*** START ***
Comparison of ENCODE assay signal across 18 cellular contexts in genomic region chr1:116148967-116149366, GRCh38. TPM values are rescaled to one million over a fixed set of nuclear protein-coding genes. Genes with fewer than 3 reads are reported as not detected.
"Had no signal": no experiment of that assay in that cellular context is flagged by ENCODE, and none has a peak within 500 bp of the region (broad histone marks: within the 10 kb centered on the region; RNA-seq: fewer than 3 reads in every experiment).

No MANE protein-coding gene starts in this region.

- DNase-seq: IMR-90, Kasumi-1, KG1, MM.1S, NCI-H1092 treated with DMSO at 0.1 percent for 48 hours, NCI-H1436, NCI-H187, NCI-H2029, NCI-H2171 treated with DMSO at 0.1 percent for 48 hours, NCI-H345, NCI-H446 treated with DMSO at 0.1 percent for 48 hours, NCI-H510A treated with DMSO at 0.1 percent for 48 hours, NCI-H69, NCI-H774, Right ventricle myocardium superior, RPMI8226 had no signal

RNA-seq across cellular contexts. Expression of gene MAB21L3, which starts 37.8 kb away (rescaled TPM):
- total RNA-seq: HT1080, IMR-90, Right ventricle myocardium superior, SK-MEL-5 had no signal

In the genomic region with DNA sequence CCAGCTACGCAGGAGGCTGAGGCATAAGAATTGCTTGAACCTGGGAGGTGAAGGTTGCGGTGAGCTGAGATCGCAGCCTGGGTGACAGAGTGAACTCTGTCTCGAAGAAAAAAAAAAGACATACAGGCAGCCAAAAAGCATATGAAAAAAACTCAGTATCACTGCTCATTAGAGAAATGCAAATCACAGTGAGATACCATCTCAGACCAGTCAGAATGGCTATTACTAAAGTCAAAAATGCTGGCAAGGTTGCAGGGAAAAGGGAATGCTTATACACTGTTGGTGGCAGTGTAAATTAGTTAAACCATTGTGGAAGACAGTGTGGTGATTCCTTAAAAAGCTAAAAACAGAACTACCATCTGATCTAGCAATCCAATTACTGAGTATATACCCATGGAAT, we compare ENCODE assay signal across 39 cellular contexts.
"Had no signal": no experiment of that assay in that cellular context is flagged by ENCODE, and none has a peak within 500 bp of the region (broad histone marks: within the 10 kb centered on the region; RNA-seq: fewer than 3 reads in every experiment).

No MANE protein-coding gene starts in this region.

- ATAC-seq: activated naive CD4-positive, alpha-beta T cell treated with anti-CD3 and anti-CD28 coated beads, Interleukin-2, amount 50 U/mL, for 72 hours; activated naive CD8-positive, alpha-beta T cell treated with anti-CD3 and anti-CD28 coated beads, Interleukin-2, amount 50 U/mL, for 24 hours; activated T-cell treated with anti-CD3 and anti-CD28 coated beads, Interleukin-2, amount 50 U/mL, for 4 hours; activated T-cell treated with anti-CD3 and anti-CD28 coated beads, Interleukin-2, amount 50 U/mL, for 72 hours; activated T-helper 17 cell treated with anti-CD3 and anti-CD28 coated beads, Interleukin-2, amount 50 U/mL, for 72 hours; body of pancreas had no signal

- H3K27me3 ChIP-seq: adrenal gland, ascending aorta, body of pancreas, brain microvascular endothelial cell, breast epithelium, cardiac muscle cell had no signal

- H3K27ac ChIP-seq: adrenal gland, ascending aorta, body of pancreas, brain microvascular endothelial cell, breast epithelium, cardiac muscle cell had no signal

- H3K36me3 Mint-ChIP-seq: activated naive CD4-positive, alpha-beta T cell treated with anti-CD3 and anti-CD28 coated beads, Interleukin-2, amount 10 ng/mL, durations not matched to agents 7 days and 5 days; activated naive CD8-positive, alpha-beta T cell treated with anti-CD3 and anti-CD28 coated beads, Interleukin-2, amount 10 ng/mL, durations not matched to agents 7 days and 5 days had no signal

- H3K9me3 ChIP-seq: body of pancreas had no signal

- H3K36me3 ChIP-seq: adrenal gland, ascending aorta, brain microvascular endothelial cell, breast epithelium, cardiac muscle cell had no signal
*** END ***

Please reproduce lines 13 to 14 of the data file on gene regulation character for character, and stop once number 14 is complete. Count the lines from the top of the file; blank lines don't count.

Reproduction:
- H3K36me3 Mint-ChIP-seq: activated naive CD4-positive, alpha-beta T cell treated with anti-CD3 and anti-CD28 coated beads, Interleukin-2, amount 10 ng/mL, durations not matched to agents 7 days and 5 days; activated naive CD8-positive, alpha-beta T cell treated with anti-CD3 and anti-CD28 coated beads, Interleukin-2, amount 10 ng/mL, durations not matched to agents 7 days and 5 days had no signal

- H3K9me3 ChIP-seq: body of pancreas had no signal